Data Protection

Data protection, commonly referred to as GDPR, is here to protect every individual (or natural person as it says in the legislation) from those who would otherwise profit from using their personal information. Therefore, it is vital for every business (including companies, partnerships and C.I.C’s of any kind), clubs, associations, sole traders and charities to get right.

By supporting these various types of enterprise or interest I have been able to use my qualifications to bring them great benefits. 

There is so much to think about as the legal framework requires so many aspects to be covered. 

I know that the basic things you need to think about are:,

  • Who your data controller is.
  • Who your data processors are, even those you outsource to.
  • What policies and controls you have in place to protect the personal information you process.
  • When you need to take additional care of particular information.
  • The most appropriate ways to store and destroy personal information.
  • Whether you need a Data Protection Officer or not.

What people think about preventing most is cyber attacks. This is natural, but that there are quite a few other elements to protecting data that need to be a part of the structure.

I know, all too well, that the tendency is to wait as long as possible before researching, let alone implementing, the actions required to make information secure.

Good controls are essential to make sure that you keep things as secure as possible.

More things to consider are:

  • Does everybody in your team know their responsibilities?
  • Do your outsourced partners have similar, or better, controls than you?
  • How accessible are the policies and procedures that govern the controls?
  • Is adherence to your information security policy part of the terms and conditions in your employment contracts?

To ensure to don’t screw up elsewhere you also need other controls to make sure you don’t fall foul of other parts of the data protection regulations. 

There are other parts of data management that are equally important and making sure you keep data safe in every way is equally important. 

If you want to be perceived as being a reliable person, or company, to do business with avoiding more pitfalls than others would go a long way to achieving this.

data management

As this can affect some unexpected places, it’s good to keep an eye on things like:

  • Where you store documents.
  • The policy you have on how you market to others.
  • How you use social media and whether you include pictures, or video, of real people in them.
  • How you destroy documents.
  • How you secure things in the office at night – and let’s not leave the key in the cupboard, or drawer either.
  • Whether you allow people to carry physical files outside of the office or not.

Lots of this may seem like common sense.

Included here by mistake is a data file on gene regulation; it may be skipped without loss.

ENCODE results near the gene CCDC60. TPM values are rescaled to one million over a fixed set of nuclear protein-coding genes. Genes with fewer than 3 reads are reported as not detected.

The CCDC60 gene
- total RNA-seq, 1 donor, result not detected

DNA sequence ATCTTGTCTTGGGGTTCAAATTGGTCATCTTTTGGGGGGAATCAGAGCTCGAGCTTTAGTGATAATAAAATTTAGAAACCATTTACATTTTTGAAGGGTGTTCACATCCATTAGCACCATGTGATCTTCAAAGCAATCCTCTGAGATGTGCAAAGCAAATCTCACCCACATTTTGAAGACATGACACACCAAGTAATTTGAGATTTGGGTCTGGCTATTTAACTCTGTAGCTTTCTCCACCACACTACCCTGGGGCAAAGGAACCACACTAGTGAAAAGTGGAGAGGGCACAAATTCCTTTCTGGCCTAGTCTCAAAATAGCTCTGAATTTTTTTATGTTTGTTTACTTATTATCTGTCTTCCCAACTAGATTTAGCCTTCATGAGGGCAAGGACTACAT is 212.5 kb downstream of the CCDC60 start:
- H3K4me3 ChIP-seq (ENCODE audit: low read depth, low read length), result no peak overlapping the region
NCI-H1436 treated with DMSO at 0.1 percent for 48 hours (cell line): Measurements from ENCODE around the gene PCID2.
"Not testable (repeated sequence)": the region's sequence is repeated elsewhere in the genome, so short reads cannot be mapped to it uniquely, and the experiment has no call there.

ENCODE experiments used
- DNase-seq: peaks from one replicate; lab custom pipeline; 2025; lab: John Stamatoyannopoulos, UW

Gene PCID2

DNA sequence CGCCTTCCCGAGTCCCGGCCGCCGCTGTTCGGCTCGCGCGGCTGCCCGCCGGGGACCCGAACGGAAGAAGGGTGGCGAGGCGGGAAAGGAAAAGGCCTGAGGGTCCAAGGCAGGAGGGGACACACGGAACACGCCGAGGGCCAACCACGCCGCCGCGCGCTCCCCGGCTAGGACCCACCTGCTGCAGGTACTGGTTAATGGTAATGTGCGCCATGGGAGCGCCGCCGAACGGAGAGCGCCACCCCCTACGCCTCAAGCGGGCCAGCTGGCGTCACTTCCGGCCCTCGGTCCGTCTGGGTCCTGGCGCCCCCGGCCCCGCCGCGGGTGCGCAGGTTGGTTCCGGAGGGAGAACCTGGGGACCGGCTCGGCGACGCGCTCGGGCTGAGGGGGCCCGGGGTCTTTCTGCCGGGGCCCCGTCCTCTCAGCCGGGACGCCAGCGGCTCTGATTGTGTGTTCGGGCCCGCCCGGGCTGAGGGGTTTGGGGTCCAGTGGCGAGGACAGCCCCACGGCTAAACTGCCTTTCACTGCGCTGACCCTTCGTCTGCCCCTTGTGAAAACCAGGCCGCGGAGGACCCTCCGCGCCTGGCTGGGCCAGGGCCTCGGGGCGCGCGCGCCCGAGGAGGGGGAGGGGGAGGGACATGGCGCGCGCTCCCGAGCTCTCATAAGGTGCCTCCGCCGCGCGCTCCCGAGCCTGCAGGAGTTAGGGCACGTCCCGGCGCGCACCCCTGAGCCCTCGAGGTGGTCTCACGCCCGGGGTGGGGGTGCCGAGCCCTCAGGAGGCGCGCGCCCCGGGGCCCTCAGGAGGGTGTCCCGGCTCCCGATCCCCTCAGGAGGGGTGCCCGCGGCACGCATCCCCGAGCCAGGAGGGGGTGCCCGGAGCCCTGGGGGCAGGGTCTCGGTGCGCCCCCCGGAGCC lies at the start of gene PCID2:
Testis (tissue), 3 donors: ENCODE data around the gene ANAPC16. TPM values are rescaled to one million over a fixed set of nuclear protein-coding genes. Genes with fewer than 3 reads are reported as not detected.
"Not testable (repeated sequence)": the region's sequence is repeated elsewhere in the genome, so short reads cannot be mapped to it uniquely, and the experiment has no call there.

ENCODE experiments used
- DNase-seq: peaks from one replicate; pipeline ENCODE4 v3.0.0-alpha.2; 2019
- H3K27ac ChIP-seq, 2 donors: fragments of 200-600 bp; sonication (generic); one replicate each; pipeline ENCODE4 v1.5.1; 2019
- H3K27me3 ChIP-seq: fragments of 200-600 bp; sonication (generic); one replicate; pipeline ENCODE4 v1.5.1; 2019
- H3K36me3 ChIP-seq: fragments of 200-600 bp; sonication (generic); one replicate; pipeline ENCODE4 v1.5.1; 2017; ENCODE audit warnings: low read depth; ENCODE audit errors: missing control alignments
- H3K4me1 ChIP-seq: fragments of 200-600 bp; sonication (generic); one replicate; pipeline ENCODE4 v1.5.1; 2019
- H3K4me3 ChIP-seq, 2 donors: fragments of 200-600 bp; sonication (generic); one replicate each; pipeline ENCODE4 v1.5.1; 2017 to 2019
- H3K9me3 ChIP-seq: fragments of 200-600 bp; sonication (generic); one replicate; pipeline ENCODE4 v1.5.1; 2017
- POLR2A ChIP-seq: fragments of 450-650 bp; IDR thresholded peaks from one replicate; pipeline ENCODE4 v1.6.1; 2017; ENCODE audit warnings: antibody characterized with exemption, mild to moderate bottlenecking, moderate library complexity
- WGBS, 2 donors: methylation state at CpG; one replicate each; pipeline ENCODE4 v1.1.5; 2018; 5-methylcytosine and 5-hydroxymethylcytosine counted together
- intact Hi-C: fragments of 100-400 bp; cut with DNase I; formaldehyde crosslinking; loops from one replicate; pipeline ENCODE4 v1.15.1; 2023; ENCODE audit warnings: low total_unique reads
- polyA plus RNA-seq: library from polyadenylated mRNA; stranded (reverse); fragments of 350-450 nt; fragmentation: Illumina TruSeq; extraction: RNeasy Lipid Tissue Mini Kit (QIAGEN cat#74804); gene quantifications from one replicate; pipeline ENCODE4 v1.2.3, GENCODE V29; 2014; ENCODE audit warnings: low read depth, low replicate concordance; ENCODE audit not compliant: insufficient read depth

The only thing is, if anything that you do isn’t written down somewhere, and in a reasonable format, it means that you do not have, in the eyes of the regulators, anything that can be used as evidence for compliance to the regulations.

This is a common theme for all regulators and regulations.

It has been reported many times that prevention costs less than the cure. While it will depend on how you are compromised, it is very common to find that curing a problem costs a minimum of 8 to 10 times the cost of trying to prevent it.

Apart form the cost there is the time. What you do, and how you do it, will be reviewed (if investigated) within a timescale given by the regulator. This is time consuming in itself, but if you are having to repair your reputation at the same time, it can be exhausting!!

Some thoughts to wrap up:

No matter what you might think, unless you are acting as a person, these regulations will apply to you.

Do you want to spend hours trawling through help pages trying to cobble up something that you think will help you, or will you get a little professional help?

Spending a little time, and money, now will save you more of both if things do go wrong. Time is the one thing that you cannot get back, so use it wisely.

Even if I am not the person you turn to, make sure you speak to someone that you trust to cover these important topics.

One last thing

What you have to keep in mind is that everything you do has to be understood by anyone you interact with – that’s physically, or electronically. And here’s what I mean by that:

  • Anyone viewing your website.
  • Any actual, or potential customer.
  • Any staff member – if you have them.
  • Any supplier.
  • Anyone you send marketing to.
  • Your management team.

Your management team, or the business owner, are accountable for the actions and decisions made by the business, or organisation, from a legal perspective. They can receive individual financial penalties if it is decided they should know better and have done better.